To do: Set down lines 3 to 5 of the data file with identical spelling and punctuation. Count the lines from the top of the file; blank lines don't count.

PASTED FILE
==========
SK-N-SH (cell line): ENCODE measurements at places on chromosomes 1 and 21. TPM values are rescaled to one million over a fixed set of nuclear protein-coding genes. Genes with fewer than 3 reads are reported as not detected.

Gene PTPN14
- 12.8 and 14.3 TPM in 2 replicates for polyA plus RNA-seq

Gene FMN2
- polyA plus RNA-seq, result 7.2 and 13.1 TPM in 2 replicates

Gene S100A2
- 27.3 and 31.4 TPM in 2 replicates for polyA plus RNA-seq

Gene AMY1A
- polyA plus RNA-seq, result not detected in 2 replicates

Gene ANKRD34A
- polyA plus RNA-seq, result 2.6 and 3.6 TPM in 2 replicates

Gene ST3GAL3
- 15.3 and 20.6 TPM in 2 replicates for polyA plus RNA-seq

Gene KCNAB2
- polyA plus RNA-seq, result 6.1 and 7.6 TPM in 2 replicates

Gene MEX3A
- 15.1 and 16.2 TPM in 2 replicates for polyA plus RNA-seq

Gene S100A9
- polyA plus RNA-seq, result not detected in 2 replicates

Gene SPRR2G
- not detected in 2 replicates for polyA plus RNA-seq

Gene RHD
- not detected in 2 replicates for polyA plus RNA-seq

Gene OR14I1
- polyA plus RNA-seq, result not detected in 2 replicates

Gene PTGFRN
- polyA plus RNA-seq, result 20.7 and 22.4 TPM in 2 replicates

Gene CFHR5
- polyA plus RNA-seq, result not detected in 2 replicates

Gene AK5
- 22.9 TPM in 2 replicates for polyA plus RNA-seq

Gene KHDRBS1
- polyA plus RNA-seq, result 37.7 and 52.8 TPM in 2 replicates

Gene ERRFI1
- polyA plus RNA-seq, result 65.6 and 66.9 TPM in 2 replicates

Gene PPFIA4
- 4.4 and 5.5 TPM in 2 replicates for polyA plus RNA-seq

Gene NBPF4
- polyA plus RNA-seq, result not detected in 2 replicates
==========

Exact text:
- 12.8 and 14.3 TPM in 2 replicates for polyA plus RNA-seq

Gene FMN2
- polyA plus RNA-seq, result 7.2 and 13.1 TPM in 2 replicates